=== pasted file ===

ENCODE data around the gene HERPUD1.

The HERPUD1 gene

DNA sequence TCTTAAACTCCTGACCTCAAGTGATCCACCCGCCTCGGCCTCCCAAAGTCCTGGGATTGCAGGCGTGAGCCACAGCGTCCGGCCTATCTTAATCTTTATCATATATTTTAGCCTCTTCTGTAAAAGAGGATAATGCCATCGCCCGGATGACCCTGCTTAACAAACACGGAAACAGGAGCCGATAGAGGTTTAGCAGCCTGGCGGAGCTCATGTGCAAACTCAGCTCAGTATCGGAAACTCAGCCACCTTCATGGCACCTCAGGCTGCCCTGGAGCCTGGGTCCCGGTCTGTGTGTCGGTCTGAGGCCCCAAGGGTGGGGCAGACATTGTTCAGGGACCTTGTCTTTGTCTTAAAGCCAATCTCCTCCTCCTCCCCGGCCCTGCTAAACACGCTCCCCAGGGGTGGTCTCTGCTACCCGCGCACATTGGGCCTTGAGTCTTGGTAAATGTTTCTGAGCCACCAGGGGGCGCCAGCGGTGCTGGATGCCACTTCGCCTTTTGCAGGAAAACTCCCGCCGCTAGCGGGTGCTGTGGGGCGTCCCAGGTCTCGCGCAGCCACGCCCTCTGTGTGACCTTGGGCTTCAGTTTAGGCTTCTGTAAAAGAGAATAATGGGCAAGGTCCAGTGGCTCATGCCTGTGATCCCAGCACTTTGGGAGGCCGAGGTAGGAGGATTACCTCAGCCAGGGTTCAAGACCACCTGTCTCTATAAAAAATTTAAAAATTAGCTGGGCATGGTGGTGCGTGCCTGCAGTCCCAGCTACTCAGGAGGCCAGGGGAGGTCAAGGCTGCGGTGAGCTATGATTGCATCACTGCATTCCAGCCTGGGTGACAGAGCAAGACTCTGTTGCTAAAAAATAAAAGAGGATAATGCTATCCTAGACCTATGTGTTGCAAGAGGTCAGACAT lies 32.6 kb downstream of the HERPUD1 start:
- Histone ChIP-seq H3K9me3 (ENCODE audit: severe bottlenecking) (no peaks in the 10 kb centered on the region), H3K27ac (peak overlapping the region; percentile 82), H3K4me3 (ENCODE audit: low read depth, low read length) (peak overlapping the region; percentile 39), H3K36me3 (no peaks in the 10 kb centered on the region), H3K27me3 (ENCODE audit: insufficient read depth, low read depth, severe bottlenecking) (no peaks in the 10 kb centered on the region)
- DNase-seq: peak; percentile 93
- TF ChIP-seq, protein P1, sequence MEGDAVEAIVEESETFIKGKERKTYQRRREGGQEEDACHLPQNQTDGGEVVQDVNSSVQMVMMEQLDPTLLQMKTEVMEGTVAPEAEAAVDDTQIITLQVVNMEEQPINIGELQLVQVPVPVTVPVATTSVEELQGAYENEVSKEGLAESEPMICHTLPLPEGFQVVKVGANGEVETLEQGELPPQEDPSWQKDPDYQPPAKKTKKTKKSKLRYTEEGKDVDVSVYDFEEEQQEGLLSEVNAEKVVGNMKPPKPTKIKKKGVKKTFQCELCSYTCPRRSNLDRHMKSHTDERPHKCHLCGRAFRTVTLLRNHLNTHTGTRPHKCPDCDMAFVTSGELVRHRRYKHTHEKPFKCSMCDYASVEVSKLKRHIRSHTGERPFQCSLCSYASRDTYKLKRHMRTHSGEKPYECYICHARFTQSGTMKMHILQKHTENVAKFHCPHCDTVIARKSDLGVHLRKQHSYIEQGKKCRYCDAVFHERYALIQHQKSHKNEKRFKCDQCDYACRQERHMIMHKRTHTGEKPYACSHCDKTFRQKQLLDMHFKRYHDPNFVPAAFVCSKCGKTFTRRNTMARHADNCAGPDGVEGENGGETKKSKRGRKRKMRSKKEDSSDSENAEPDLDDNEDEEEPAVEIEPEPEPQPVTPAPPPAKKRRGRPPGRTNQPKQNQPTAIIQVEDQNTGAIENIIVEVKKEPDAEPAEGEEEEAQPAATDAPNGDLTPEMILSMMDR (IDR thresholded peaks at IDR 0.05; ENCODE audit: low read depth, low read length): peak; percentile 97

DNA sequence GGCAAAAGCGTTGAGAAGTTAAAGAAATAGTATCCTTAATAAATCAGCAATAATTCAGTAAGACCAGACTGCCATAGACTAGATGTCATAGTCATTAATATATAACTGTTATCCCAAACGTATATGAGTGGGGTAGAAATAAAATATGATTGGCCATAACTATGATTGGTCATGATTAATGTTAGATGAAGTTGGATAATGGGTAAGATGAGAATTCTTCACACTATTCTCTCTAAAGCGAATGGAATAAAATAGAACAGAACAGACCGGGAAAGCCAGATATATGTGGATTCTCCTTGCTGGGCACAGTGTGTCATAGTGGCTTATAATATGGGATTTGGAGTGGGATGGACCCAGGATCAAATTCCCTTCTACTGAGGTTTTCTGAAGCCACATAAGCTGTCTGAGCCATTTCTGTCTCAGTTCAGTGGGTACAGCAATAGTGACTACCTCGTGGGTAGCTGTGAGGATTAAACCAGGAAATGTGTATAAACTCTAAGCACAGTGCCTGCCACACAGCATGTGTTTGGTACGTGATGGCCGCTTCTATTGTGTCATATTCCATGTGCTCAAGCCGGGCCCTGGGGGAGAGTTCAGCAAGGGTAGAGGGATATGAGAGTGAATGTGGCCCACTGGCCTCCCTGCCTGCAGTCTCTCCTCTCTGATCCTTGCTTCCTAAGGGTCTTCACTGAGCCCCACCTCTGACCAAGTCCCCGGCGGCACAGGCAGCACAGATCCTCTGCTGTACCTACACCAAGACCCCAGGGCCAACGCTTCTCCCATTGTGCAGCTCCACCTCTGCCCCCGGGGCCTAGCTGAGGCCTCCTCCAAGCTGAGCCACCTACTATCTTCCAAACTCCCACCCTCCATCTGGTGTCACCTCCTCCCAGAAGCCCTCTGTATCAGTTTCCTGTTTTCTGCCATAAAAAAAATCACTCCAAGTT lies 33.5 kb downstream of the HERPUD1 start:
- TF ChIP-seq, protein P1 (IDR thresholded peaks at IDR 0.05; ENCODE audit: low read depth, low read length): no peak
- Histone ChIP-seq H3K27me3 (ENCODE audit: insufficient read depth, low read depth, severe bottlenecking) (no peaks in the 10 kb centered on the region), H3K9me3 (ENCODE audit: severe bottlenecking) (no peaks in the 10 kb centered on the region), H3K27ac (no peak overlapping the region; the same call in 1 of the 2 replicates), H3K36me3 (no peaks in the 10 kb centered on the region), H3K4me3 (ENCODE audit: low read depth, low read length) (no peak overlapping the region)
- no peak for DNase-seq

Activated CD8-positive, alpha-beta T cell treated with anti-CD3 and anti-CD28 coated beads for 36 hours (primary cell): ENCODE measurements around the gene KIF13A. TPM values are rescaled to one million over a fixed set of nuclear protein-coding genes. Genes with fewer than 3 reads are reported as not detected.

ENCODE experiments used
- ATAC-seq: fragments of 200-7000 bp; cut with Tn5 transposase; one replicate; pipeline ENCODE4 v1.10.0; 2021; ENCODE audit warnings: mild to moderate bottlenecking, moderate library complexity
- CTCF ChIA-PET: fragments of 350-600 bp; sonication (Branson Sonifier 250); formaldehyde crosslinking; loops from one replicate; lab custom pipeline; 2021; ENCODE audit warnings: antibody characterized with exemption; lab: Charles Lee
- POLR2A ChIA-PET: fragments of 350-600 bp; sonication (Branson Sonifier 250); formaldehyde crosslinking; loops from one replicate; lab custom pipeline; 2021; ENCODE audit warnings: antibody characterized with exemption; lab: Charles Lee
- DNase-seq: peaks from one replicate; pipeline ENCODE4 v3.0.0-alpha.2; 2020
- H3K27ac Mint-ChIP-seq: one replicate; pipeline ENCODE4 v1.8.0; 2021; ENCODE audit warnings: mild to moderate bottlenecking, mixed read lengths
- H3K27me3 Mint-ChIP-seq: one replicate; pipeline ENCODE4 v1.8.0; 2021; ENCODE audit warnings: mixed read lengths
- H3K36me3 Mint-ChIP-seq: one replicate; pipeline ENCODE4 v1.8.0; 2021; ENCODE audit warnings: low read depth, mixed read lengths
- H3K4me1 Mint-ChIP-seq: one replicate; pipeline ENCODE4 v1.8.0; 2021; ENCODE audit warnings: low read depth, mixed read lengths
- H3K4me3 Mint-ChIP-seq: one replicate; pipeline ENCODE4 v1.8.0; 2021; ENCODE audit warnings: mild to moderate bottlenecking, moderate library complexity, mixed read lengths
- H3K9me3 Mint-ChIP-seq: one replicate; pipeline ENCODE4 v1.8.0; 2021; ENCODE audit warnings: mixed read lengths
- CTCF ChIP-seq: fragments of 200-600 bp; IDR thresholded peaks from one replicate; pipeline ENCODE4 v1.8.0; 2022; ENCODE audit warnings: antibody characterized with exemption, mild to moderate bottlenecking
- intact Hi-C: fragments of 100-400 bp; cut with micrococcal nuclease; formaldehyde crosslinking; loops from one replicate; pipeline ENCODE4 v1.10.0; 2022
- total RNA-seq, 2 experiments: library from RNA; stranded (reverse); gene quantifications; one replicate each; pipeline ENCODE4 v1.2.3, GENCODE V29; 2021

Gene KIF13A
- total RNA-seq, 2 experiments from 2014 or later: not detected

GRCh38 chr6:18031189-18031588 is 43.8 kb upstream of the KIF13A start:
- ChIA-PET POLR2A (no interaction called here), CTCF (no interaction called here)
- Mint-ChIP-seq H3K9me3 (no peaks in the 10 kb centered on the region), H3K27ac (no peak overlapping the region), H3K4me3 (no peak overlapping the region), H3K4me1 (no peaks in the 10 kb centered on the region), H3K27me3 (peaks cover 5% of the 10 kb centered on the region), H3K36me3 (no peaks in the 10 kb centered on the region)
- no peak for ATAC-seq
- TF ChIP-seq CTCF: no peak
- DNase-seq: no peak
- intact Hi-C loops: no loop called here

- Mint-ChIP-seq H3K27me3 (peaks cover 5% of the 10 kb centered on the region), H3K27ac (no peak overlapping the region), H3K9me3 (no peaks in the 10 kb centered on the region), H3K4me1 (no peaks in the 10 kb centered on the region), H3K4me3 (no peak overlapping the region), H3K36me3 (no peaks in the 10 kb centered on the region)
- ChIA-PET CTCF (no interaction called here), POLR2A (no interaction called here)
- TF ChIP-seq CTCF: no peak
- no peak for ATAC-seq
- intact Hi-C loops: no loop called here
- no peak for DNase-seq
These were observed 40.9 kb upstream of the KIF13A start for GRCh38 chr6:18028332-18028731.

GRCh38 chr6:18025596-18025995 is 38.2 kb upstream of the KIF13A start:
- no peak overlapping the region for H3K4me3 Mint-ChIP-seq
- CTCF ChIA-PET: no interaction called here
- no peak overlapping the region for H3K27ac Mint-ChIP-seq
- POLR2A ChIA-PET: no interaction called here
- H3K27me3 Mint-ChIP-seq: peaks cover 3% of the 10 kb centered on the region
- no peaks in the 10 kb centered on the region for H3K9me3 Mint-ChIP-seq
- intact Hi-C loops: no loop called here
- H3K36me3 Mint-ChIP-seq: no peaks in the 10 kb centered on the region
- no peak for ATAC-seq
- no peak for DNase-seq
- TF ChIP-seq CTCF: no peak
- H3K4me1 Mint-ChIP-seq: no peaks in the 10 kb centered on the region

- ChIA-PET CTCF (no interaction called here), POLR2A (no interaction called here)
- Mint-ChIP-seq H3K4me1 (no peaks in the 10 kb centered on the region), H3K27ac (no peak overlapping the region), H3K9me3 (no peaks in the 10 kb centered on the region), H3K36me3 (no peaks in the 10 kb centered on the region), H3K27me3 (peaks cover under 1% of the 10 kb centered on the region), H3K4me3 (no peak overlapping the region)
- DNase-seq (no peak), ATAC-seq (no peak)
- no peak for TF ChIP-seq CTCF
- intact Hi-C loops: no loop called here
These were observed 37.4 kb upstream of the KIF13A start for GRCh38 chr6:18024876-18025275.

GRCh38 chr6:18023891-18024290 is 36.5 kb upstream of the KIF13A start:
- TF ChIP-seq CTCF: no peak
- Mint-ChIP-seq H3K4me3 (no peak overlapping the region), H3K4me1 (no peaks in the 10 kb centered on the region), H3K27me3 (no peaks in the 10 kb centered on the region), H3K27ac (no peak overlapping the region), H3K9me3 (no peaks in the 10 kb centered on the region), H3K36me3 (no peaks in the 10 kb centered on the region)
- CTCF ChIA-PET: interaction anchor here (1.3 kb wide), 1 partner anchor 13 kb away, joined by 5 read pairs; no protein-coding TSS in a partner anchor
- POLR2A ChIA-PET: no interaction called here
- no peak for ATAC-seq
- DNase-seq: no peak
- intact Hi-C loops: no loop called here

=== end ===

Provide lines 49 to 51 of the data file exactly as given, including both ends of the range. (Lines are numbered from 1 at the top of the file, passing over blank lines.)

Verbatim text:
- intact Hi-C loops: no loop called here
- H3K36me3 Mint-ChIP-seq: no peaks in the 10 kb centered on the region
- no peak for ATAC-seq